It is not just the extent of the disruption or delay but the number of them which may be of relevance. This is particularly the case when a large number of the disruptions and/or delays impact immediately upon one another thus causing a portfolio of changes. These portfolios of D&D impacts result in effects that would probably not occur if only one or two impacts had occurred. For example, the combination of a large number of impacts might result in overcrowding or having to work in poor weather conditions (see example below). In these instances it is possible to identify each individual item as a contributory cause of extra work and delay but not easy to identify the combined effect.
The following example, taken from another real project, illustrates the impact of a series of disruptions to the project:
Project 3: A large paper mill was to be extended and modernized. The extension was given extra urgency by new anti‐pollution laws imposing a limit on emissions being enacted with a strict deadline.
Although the project had started well, costs seemed to be growing beyond anything that made sense given the apparent minor nature of the disruptions. Documents issued to the customer for ‘information only’ were changed late in the process. The customer insisted on benchmarking proven systems, involving visits to sites working with experimental installations or installations operating under different conditions in various different countries. In addition there were many changes of mind about where equipment should be positioned and how certain systems should work. Exacerbating these events was the circumstance of both the customer's and contractor's engineers being co‐located, leading to ‘endless’ discussions and meetings slowing the rate of both design and (later) commissioning.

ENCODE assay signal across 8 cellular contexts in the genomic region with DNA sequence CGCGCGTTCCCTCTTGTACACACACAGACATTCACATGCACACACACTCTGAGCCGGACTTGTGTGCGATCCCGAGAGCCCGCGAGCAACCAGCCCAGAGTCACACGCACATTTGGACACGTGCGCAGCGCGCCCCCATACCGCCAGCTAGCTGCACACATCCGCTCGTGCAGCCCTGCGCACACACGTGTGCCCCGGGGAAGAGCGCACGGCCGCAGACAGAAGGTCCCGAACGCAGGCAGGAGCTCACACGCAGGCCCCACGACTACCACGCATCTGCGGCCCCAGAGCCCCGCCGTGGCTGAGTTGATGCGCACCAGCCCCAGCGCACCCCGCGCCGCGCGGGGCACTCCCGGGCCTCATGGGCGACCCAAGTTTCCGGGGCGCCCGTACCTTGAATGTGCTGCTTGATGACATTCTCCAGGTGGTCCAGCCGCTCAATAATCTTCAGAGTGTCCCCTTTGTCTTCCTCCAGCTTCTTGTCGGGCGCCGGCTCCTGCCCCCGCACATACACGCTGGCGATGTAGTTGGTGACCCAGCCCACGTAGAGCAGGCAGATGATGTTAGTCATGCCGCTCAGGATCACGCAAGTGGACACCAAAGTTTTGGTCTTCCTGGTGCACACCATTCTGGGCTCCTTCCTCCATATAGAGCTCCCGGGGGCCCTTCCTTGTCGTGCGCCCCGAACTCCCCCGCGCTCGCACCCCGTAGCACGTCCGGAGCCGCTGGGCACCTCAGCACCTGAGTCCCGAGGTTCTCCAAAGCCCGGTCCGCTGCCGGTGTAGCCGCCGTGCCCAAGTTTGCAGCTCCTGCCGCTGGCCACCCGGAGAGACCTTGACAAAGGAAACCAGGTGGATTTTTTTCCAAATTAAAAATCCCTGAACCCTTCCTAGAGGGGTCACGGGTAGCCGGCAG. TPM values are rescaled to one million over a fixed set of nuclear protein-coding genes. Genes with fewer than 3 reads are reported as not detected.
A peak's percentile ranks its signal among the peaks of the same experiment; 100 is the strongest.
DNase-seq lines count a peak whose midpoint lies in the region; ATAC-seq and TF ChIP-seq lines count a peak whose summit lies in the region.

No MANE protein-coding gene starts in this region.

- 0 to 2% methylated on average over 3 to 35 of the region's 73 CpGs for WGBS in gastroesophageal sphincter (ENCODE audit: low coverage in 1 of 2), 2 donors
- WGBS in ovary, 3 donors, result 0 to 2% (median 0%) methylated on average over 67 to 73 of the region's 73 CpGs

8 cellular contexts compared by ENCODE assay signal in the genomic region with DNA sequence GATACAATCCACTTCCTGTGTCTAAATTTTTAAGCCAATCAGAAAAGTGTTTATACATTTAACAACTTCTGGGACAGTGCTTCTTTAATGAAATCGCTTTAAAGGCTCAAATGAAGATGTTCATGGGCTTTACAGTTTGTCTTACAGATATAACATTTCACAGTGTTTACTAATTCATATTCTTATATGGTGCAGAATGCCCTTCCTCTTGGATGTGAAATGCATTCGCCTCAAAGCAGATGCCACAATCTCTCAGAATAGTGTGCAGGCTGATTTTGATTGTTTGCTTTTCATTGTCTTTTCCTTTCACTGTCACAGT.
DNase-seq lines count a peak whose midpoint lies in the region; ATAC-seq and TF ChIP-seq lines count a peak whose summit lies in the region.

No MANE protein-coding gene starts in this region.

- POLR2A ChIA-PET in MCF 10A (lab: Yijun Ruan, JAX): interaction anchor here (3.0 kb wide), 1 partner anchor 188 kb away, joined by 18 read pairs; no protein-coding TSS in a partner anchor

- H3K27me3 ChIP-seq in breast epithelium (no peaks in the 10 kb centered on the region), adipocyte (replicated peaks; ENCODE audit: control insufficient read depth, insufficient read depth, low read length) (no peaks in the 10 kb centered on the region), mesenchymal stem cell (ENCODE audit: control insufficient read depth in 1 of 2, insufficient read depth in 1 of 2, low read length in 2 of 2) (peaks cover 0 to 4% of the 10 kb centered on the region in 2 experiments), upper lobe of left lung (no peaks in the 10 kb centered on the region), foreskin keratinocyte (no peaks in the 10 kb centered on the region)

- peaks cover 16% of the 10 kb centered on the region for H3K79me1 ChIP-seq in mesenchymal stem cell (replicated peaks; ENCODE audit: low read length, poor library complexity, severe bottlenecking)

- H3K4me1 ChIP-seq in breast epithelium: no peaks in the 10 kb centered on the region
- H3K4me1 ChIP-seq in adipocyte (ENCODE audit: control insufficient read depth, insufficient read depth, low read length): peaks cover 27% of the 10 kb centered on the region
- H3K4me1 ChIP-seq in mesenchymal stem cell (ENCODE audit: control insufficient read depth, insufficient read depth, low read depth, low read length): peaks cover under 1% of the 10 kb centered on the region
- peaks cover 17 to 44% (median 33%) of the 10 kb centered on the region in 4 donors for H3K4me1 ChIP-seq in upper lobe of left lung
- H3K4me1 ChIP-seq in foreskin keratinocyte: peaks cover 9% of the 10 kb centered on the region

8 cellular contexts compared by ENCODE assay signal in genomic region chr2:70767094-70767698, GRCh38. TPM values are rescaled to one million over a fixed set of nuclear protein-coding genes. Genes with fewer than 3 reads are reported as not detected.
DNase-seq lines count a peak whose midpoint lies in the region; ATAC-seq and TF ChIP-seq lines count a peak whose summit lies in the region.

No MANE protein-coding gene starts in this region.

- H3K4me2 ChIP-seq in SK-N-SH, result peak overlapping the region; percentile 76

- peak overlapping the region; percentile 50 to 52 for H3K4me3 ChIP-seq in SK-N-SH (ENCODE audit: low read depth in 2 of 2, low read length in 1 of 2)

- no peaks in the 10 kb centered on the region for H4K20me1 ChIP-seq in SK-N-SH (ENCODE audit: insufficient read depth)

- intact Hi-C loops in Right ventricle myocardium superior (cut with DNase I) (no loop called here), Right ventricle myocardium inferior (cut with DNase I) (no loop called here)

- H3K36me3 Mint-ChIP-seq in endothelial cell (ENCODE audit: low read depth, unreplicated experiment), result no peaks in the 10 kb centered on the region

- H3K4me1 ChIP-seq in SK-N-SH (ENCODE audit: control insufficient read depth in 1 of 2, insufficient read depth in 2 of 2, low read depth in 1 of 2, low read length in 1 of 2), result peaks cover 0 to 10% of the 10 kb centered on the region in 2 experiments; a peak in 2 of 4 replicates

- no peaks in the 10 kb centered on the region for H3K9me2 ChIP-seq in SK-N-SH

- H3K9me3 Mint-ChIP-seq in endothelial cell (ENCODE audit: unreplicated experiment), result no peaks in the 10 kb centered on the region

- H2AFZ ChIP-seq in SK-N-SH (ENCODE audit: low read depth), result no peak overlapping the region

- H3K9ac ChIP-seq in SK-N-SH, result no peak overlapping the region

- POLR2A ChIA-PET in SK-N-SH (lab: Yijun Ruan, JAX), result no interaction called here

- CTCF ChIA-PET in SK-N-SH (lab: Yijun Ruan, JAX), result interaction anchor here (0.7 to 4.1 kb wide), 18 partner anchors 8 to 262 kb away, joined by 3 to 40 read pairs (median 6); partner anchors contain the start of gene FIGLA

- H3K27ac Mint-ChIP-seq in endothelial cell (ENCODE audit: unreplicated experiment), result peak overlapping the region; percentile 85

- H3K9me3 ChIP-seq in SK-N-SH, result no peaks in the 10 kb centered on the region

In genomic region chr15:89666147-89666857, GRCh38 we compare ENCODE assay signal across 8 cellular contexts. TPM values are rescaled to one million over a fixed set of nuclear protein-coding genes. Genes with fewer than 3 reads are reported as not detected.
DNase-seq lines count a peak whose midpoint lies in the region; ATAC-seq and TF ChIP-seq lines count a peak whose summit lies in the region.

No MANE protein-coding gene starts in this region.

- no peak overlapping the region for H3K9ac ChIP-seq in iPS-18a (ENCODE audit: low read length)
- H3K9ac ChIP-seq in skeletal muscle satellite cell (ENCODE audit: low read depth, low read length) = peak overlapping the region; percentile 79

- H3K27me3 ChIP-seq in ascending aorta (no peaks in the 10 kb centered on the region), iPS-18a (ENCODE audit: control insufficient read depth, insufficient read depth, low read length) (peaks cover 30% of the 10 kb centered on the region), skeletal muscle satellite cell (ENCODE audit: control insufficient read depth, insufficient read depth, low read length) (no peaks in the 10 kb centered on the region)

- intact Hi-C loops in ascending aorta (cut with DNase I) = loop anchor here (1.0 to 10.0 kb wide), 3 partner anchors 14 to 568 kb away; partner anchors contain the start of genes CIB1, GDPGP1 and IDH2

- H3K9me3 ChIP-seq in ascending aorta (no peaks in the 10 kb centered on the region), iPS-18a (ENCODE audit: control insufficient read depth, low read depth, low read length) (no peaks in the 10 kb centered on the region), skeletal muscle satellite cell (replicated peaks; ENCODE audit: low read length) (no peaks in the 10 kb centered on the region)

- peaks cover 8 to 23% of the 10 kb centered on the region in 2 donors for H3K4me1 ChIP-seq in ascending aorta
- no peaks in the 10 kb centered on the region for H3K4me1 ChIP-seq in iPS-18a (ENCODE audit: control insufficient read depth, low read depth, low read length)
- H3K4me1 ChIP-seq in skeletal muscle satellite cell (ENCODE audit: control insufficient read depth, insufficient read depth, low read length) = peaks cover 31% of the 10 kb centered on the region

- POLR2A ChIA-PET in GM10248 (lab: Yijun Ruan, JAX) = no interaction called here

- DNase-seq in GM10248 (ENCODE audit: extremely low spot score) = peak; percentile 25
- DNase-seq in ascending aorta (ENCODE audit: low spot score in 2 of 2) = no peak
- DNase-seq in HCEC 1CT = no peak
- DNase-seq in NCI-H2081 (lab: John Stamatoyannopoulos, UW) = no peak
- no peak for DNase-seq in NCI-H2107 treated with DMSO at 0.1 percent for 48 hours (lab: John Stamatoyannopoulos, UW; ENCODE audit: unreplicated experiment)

Relations with the customer, who was seen by the contractor to be continually interfering with progress of the project, were steadily deteriorating. In addition, and in order to keep the construction work going, drawings were released to the construction team before being fully agreed. This meant that construction was done in a piecemeal fashion, often inefficiently (for example, scaffolding would be put up for a job, then taken down so other work could proceed, then put up in the same place to do another task for which drawings subsequently had been produced). As the construction timescale got tighter and tighter, many more men were put on the site than was efficient (considerable overcrowding ensued) and so each task took longer than estimated.
As a result the project was behind schedule, and, as it involved a considerable amount of external construction work, was vulnerable to being affected by the weather. In the original project plan (as used for the estimate) the outer shell (walls and roof) was due to be completed by mid‐Autumn. However, the project manager now found himself undertaking the initial construction of the walls and roofing in the middle of winter! As chance would have it, the coldest winter for decades, which resulted in many days being lost while it was too cold to work. The combination of the particularly vicious winter and many interferences resulted in an unexpectedly huge increase in both labour hours and overall delay. Overtime payments (for design and construction workers) escalated. The final overspend was over 40% more than the original budget.
Consequences of Disruptions and Delays
Disruption and delay (D&D) is primarily the consequence of interactions which feed on themselves as a result of an initial disruption or delay or portfolio of disruptions and delays. If an unexpected variation (or disruption) occurs in a project then, if no intervention was to take place, a delivery delay would occur. In an attempt to avoid this situation, management may choose to take actions to prevent the delay (and possible penalties). In implementing these actions, side‐effects can occur which cause further disruptions. These disruptions then cause further delays to the project. In order to avoid this situation, additional managerial action is required. Thus, an initial disruption has led to a delay, which has led to a disruption, which has led to a further delay. A positive feedback loop has been formed, where both disruption and delay feed back on themselves causing further disruptions and delays. Due to the nature of feedback loops, a powerful vicious cycle has been created which, if there is no alternative intervention, can escalate with the potential of getting ‘out of control’. It is the dynamic behavior caused by these vicious cycles which can cause severe disruption and consequential delay in a project.